Roses, Roses, Roses!

She had na pu’d a double rose,
A rose but only twa,
Till up then started young Tam Lin,
‘Lady, thou’s pu’ nae mae!

The Ballad of Tam Lin

Today my mind is consumed by the thought of roses, I spied a beautiful late bloom in the garden this morning and my thoughts have been turned towards them ever since. In the ballad of Tam Lin Janet gets herself into trouble by picking Tam Lin’s roses; her actions summon Tam Lin to her and lead to her seduction. Janet then finds herself pregnant and in love with Tam Lin so she determines to save him (she faces a moral dilemma after all as a single pregnant woman) from his captor the Fairy Queen. Janet is forced to face a trial of faith and courage but I won’t spoil the ending for you…

Culturally a red rose is a symbol of love yet a yellow rose, according to the Language of Flowers is a declaration of decreased love – so be careful of the colour you choose to present to a loved one, particularly if your beloved is a 19th century scholar you might just get a slap!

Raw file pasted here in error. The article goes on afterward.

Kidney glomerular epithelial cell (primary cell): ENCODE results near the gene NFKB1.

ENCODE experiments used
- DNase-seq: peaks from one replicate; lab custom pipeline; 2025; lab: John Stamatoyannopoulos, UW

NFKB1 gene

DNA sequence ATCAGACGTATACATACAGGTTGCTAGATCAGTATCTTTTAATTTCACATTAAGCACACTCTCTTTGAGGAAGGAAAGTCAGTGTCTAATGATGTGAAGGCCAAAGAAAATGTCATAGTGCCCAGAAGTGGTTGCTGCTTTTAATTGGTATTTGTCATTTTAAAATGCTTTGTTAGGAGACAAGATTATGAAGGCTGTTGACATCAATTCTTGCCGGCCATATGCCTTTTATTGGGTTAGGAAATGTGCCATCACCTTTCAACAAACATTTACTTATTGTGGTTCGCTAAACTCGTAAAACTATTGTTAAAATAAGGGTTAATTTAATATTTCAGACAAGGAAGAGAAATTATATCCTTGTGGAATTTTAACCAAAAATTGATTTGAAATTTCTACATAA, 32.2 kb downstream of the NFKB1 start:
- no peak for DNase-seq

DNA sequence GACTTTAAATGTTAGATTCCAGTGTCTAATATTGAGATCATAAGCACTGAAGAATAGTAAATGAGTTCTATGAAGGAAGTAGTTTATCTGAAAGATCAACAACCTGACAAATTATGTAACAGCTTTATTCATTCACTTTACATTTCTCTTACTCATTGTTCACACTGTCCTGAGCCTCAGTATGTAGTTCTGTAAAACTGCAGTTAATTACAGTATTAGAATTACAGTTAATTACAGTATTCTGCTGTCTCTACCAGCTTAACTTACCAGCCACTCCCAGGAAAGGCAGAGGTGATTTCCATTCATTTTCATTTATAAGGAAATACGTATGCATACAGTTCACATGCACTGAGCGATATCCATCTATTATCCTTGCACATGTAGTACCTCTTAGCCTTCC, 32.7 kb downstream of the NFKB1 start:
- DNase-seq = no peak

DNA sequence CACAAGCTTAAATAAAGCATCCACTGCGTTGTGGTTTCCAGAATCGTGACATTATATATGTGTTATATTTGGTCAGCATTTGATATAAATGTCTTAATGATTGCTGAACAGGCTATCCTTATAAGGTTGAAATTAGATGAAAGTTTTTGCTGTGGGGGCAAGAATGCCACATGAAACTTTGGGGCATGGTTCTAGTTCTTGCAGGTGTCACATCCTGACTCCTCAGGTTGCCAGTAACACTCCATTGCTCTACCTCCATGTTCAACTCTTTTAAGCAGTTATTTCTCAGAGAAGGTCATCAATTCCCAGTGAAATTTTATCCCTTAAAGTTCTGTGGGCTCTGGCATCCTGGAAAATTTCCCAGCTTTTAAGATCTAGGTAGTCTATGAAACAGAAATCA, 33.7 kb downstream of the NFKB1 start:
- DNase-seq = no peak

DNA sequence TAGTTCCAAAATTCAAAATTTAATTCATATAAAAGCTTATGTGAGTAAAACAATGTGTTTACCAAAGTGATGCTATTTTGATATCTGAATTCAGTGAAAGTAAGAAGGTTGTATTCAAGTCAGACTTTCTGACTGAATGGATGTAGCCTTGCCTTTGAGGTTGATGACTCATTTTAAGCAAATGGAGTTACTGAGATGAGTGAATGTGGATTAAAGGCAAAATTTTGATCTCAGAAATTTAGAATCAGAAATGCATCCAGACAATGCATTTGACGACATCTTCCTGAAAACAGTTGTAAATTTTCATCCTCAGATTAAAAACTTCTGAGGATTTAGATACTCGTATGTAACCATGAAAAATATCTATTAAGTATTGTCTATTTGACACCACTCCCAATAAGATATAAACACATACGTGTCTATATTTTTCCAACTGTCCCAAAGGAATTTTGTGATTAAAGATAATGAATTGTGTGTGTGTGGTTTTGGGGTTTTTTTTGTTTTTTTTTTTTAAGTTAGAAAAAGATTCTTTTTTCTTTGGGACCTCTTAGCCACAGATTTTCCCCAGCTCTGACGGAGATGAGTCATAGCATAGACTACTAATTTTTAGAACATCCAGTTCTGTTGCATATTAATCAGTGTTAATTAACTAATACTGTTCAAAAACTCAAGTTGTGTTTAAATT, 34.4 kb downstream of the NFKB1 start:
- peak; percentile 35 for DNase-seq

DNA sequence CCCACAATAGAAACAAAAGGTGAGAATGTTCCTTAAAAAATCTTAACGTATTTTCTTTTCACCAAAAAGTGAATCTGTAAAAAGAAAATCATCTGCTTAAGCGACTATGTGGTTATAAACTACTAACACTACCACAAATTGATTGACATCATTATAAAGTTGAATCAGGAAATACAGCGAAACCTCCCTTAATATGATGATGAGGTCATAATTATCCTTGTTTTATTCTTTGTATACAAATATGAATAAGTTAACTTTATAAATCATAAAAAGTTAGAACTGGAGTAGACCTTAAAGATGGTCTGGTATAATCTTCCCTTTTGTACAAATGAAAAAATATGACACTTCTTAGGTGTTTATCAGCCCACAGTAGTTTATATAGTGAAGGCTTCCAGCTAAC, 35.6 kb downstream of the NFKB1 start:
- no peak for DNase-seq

Roses feature very prominently in many of Lawrence Alma-Tadema’s paintings; the last roses of the season are often shown being presented as votive offerings like in the autumnally hued The Last Roses or the above shown A Votive Offering (The last roses) painted in 1872 and 73 respectively.

But then as this snippet from a mediaeval ballad shows that roses are really all about temptation

All night by the rose
the rose I lay
Darf ich nought the rose stele
And yet ich bar the flour away


Now let’s think about other works by Alma-Tadema, the lush and decadent Roses of Heliogabalus (1888) – if there was ever a picture about pure excess this is surely it! Heliogabalus fills his dining room with flowers as an extravagant gesture and succeeds in killing some of his guests by suffocating them. Or the very sexy young things depicted in A Summer Offering (1911) who seductively clutch deliciously abundant blooms to denote their fecundity.

I love the dreamy quality of George Eliot’s poem Roses, it is such an appealing poem in terms of sensory experience, it’s all about sight, touch, smell and sound. And it is with Eliot I will end my excursion into roses, letting her have the last word on the subject.

You love the roses – so do I. I wish
The sky would rain down roses, as they rain
From off the shaken bush. Why will it not?
Then all the valley would be pink and white
And soft to tread on. They would fall as light
As feathers, smelling sweet; and it would be
Like sleeping and like waking, all at once!

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